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NatWest cybercrime vulnerability highlighted

Written by Scott Thompson
10/07/2014

An email security specialist organisation has identified a simple yet important flaw in online banking systems which could be exposing unknowing customers to cyber-orientated threats. Graeme Batsman, director at Atbash, has spotted a vulnerability in the system used by NatWest, highlighting a susceptibility to phishing emails and malware.

The flaw identified in the bank's current email security set up has been found to decrease the possibility of phishing emails being identified and filtered out safely. Batsman comments: "Being a security techy, I spent time pulling software, spoofed emails or viruses apart to see exactly how they work and where the possible flaws can be seen. During early July I was handed a sample of an email from NatWest which slipped past the security system. After inspecting the problem and testing the vulnerability I identified that the problem was a missing SPF record."

He adds: "To put it simply NatWest's email servers are based within the United Kingdom, so if someone was sending an email from New Zealand pretending to be NatWest, it should get blocked. When an email is sent there is a simple check done in the background to see where the email should come from (in this case UK) and where is actually comes from (in this case New Zealand), If the two do not tie up then email servers will determine the email to be fake and it will be blocked."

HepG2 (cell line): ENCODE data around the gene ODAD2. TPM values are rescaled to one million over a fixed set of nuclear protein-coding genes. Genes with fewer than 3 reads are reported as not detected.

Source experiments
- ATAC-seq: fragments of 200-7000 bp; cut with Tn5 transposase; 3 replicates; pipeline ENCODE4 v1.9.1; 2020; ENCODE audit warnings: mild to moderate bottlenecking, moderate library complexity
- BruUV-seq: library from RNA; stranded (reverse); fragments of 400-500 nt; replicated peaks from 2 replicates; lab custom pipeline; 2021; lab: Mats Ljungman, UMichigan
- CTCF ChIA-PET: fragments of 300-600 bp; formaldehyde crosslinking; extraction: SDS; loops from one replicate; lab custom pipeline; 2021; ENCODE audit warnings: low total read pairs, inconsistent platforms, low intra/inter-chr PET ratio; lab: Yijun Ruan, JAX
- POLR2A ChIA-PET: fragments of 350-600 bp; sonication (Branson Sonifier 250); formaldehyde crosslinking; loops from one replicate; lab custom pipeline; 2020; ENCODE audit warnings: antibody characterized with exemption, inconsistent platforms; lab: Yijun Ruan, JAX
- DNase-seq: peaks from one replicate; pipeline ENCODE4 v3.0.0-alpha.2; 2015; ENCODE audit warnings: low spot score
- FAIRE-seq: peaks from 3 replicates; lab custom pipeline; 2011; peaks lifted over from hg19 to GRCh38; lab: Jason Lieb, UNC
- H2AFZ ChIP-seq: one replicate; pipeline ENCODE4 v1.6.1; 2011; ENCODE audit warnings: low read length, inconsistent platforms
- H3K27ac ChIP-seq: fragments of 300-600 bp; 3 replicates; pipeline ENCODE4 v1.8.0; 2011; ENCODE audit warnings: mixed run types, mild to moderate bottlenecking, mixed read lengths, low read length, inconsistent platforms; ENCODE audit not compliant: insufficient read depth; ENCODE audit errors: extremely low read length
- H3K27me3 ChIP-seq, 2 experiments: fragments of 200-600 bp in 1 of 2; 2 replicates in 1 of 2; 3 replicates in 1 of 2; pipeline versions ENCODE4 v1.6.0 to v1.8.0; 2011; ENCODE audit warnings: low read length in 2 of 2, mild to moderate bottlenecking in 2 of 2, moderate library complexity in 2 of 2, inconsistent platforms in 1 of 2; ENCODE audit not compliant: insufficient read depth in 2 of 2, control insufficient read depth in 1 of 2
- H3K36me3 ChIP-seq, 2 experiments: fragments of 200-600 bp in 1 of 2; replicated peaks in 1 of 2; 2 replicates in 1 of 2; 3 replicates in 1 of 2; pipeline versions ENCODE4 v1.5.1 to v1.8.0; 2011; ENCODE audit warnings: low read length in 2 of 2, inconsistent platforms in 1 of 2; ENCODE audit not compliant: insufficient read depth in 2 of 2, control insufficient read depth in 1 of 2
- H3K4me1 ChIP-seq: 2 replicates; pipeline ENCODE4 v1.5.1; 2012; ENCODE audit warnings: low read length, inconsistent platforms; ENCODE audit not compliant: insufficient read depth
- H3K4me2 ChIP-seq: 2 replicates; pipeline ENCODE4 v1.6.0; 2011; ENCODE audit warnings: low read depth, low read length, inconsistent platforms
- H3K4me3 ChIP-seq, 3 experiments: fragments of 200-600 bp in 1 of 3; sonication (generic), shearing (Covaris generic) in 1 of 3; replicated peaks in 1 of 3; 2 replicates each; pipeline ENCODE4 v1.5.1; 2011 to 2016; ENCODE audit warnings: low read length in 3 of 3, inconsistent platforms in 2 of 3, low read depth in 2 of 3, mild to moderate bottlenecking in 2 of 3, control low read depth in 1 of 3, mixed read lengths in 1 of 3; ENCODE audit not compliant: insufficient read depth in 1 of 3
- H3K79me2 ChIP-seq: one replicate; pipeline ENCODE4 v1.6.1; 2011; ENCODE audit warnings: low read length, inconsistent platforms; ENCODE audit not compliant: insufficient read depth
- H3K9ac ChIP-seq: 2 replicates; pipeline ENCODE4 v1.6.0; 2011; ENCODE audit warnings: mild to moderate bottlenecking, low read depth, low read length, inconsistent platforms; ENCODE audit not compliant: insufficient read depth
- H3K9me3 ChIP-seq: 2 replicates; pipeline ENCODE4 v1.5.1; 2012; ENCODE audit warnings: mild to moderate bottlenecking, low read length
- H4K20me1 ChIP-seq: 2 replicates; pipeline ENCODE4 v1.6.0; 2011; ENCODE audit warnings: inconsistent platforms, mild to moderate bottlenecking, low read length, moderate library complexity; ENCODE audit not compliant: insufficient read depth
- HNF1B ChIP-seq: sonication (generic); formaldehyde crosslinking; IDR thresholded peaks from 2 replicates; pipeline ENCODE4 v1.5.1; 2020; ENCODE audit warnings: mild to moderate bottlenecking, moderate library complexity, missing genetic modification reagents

Batsman says that, unlike other cyber threats facing large corporations with an obligation to protect customer data, this particular vulnerability in the NatWest system would have cost nothing to address. By integrating an SPF record on the system, the bank would have increased the chance of email spam filters detecting that the email is a fake and as a result offering better protection for their customers.

Whilst NatWest.com does have SPF records set up, the critical domain nwolb.com which is used for online banking login does not. Rivals such as Metro Bank, Barclays, Santander and Lloyds already have SPF records setup for their domains which relate to online banking login paths.



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